For a full list of dissertations and faculty research projects, please see the department Web site.
Courses for all STS curricula are described in the Course Descriptions section of this catalog under the department codes STSH and STSS. Students often take courses in other departments appropriate to their specific interests.
Campbell, N.—Ph.D. (University of California, Santa Cruz); drugs and pharmaceutical policy, gender and feminist theory, bioethics, neuroscience.
Caporael, L.R.—Ph.D. (University of California, Santa Barbara); human evolutionary theory; decision making, social psychology, interpersonal dimensions of computing.
Eglash, R.—Ph.D. (University of California, Santa Cruz); African studies, anthropology, black history, cybernetics and virtual communities, math and science education.
Fortun, K.—Ph.D. (Rice University); environmental sciences and politics, environmentalism, and the law, ethnographic methods.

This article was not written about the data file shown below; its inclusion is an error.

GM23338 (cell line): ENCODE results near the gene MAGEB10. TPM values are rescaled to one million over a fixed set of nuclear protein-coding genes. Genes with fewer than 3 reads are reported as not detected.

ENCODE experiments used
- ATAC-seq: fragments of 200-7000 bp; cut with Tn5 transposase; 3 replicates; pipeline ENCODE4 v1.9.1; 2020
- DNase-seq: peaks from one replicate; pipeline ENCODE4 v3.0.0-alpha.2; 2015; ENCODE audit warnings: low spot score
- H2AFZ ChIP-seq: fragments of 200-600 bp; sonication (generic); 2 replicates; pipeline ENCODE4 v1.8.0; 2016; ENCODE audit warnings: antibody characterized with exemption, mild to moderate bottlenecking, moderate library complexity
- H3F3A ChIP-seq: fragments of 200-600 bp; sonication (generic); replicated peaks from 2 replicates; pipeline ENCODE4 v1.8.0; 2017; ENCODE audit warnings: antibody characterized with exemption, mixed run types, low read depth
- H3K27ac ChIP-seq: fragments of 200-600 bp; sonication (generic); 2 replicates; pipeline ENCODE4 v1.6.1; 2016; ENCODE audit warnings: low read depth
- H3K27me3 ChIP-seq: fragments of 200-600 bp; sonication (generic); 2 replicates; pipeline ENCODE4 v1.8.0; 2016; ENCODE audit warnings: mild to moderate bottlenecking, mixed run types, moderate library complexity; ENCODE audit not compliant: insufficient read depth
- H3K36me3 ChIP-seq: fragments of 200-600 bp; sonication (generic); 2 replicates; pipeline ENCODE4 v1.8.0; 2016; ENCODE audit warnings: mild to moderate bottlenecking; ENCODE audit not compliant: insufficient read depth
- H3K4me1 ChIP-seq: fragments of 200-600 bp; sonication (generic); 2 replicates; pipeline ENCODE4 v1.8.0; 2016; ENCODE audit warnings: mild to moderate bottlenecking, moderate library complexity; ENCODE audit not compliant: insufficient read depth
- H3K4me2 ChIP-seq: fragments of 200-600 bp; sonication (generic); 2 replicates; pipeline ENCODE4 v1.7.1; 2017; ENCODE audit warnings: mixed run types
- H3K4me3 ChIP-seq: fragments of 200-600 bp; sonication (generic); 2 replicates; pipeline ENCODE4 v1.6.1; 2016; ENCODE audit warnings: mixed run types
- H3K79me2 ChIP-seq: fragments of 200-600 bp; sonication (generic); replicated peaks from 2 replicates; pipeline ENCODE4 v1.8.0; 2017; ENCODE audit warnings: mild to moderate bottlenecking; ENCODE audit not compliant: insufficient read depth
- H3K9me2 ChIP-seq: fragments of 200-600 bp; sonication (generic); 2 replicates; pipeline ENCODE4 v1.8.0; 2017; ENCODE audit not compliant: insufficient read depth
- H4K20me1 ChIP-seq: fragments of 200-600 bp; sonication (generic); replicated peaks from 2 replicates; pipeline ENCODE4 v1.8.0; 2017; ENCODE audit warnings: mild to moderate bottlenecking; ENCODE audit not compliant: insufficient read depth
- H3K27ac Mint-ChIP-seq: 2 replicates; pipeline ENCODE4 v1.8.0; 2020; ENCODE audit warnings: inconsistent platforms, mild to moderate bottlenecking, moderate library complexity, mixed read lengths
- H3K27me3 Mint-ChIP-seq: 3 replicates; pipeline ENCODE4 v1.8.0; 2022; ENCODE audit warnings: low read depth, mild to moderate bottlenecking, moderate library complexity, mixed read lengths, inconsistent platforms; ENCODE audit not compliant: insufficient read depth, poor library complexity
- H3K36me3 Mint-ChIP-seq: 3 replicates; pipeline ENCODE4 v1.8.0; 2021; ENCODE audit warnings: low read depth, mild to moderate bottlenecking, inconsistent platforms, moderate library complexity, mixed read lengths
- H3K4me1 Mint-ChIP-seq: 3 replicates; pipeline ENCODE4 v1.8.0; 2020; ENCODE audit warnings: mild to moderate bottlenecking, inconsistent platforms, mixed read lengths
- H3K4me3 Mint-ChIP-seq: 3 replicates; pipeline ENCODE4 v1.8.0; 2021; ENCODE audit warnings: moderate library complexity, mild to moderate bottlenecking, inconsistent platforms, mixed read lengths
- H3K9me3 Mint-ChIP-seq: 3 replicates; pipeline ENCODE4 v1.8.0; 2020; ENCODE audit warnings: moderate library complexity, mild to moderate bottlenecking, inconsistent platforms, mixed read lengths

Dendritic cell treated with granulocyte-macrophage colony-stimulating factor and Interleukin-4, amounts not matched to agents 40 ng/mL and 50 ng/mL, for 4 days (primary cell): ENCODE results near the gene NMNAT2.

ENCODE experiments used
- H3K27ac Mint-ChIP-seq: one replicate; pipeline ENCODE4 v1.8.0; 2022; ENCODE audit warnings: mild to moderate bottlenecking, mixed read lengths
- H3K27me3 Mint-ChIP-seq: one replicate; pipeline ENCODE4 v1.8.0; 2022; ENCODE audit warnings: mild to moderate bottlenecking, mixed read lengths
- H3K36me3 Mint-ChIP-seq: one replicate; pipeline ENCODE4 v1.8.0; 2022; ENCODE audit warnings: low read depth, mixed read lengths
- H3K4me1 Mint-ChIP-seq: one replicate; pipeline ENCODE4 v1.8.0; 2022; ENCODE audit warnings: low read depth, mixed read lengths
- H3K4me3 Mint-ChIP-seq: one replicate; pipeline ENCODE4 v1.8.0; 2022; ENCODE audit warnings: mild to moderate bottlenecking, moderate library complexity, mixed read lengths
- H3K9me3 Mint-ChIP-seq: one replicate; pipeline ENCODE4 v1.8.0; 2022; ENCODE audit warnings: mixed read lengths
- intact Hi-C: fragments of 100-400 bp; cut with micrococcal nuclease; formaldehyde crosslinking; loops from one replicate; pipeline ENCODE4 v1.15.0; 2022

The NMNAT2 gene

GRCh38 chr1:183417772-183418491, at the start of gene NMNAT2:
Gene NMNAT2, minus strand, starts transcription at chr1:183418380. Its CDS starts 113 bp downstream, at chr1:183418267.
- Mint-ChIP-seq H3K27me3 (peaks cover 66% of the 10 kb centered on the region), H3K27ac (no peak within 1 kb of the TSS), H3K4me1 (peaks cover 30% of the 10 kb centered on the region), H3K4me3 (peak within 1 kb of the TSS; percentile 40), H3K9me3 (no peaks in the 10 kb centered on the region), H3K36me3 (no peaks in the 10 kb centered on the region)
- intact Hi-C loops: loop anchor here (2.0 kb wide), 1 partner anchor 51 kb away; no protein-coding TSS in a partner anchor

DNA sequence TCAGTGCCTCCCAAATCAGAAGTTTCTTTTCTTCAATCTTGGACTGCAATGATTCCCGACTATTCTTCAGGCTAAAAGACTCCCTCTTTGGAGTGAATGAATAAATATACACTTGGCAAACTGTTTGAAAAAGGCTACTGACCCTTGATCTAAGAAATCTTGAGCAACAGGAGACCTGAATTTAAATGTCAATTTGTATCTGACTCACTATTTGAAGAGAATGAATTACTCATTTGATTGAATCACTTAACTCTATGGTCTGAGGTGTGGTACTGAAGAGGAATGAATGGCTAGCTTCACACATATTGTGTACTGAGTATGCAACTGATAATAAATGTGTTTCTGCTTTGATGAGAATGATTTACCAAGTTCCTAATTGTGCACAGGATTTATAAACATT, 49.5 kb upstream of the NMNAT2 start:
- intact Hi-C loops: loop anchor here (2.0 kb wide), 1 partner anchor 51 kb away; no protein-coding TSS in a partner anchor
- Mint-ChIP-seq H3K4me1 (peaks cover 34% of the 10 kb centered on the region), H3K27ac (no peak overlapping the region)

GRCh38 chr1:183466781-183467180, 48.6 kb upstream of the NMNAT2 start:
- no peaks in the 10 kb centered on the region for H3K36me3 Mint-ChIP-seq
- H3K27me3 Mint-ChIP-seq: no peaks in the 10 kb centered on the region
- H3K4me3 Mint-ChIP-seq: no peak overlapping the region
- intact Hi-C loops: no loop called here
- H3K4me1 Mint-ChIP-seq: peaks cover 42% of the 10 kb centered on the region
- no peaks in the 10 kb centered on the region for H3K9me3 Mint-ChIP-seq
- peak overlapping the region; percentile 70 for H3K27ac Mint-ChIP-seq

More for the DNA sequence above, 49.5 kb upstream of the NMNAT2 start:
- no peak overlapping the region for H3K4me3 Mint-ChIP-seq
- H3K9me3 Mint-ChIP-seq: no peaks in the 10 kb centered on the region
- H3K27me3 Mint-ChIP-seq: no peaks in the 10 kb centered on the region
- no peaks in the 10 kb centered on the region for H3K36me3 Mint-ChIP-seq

Layne, L.—Ph.D. (Princeton University); medicine and culture, new reproductive technologies, popular images of nature, feminist methods, emerging faculty structures.
Winner, L.—Ph.D. (University of California, Berkeley); political theory, politics of technology.
Woodhouse, E.J.—Ph.D. (Yale University); science and technology policy, democratic theory, sustainability studies.
Akera, A.—Ph.D. (University of Pennsylvania); history of scientific and technical computing, history of engineering education, innovation studies.
Breyman, S.—Ph.D. (University of California, Santa Barbara); political economy of environment, science, and society.